Parents who are displeased about a delay in the construction timeline for the new Wainwright Intermediate School in Fircrest say that what has angered them most is a lack of communication about the project from Tacoma Public Schools.
“We feel very much out of the loop,” Lynne Dickson told the Tacoma School Board Thursday night.
“As a parent, I find the delay completely unacceptable, and the lack of communication even more so,” said Greg Kleiner.
“It would have been very helpful … if they had been communicating along the way with us,” added Glory Tichy.
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Still, she said she was encouraged by the response from board members Thursday.
“Delays in construction are inevitable,” said board member Scott Heinze. “But I would like to make sure we engage families.
“When we have to come up with an alternative, those people who are going to be directly impacted should be consulted.”
Wainwright was scheduled to open in September as an International Baccalaureate (IB) school for students in grades four through six. Seventh and eighth graders will be added in subsequent years.
As a parent, I find the delay completely unacceptable, and the lack of communication even more so
Greg Kleiner, parent
The school district announced earlier this week that an unusually wet winter, as well as a shortage of labor and supplies — the result of a regional construction boom — prompted the delays. As a result, officials decided Wainwright students would have to start the school year at nearby Whittier Elementary.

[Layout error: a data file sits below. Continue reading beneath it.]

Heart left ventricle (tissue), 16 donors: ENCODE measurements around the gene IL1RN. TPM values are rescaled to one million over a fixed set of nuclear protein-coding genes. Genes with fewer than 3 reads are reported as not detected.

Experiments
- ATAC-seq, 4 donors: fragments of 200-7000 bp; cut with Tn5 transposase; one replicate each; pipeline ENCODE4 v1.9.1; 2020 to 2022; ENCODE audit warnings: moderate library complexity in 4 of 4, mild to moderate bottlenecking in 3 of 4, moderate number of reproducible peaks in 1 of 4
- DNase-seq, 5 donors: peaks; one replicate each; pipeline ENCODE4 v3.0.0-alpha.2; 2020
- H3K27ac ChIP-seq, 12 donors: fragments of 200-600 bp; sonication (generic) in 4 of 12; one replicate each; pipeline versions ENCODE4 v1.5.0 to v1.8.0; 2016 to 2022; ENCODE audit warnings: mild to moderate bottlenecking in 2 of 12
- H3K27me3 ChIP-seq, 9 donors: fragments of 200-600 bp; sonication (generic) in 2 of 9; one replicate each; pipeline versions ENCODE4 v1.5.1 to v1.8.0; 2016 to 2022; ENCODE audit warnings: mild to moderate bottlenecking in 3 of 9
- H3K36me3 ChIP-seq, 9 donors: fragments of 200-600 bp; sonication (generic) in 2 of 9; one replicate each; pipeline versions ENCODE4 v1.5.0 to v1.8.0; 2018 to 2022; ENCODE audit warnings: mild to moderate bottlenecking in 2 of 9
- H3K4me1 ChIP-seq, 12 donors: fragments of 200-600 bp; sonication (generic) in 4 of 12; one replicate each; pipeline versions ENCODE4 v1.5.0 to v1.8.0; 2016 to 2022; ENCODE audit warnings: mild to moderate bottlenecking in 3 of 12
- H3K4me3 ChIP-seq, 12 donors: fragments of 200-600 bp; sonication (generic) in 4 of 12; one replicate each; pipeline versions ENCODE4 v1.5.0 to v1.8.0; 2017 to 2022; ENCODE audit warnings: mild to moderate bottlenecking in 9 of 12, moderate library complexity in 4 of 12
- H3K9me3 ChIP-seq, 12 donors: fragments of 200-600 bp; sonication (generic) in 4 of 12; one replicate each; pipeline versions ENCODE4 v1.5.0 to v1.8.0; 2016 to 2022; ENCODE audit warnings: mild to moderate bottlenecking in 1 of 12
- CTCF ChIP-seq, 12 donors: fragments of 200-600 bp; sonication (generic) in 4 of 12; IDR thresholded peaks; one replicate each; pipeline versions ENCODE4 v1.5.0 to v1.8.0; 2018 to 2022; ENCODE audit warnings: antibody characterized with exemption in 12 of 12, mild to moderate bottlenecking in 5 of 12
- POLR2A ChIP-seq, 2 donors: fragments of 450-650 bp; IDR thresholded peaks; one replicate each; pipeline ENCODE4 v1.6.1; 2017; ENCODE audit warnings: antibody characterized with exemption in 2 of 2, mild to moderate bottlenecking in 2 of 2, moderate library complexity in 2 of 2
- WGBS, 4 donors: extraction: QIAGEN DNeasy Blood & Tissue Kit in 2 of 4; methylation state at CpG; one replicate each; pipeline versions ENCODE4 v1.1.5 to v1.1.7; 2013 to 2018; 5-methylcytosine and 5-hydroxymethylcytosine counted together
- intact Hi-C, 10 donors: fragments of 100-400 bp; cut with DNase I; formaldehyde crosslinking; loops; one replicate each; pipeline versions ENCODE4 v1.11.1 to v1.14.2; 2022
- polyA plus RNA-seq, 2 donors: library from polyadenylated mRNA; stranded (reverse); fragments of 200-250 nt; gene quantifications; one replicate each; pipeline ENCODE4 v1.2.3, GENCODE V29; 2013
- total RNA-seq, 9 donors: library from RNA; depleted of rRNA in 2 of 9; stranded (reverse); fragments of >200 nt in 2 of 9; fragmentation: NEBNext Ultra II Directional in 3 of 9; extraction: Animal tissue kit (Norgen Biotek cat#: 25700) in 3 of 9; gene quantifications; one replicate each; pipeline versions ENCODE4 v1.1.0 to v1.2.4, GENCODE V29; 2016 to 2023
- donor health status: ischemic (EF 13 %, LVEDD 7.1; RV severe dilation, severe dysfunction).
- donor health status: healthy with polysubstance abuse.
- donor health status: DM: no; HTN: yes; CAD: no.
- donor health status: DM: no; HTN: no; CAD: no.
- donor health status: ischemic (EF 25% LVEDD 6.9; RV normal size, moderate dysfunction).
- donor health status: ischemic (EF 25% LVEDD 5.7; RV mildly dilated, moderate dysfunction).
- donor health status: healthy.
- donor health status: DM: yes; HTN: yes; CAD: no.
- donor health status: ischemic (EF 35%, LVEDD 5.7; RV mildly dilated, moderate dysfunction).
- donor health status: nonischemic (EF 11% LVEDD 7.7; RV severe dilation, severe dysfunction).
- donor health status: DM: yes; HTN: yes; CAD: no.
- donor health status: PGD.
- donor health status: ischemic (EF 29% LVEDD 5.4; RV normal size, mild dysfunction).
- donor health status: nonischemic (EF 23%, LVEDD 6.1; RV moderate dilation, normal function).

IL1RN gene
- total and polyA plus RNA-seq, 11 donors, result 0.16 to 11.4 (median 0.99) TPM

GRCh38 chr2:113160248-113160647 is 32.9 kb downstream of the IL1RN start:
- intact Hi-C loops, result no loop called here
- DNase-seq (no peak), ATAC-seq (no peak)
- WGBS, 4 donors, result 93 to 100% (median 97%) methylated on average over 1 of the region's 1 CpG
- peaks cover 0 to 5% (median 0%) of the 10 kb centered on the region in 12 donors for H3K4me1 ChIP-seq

They promised the new Wainwright would open no later than January, and possibly earlier. In the meantime, temporary classrooms would be carved from spaces like Whittier’s music or computer rooms and — most distasteful to parents — the school’s basement.
Board member Debbie Winskill said she would like to have a look in the Whittier basement “to see if I’d want my children in that space.”
Stephen Murakami, the school district’s chief operating officer, described the circumstances behind the construction delay as a “perfect storm.” He said record winter rainfall made laying Wainwright’s footings and foundations difficult.
The school district was required to perform a “massive soil remediation” on the site, where soil had been contaminated with arsenic from the former Asarco smelter near Point Defiance. Murakami said contamination was even found in the mortar of the old Wainwright building, which was razed to make way for the new school.
Wainwright work was also complicated by the desire to leave some of the trees on the site intact, which made digging out contaminated soil on the treed part of the property labor-intensive, Murakami said.
Market conditions also affected the timeline.
“Material and labor are both in high demand now,” he said.
Even parents who concede those points say temporarily crowding Whittier, which currently houses just under 550 students, with more than 700 students this fall would be a mistake. They say it will disrupt everything from restroom breaks to lunch time. One parent described the current state of the Whittier lunchroom as “miserable,” and predicted it would only get worse with the addition of more students.
Parents said they have been told students will need to do P.E. outdoors, because the school’s multipurpose room will be put to other uses. They question how effective a music program will be if the teacher is forced to operate from a cart that’s wheeled from classroom to classroom.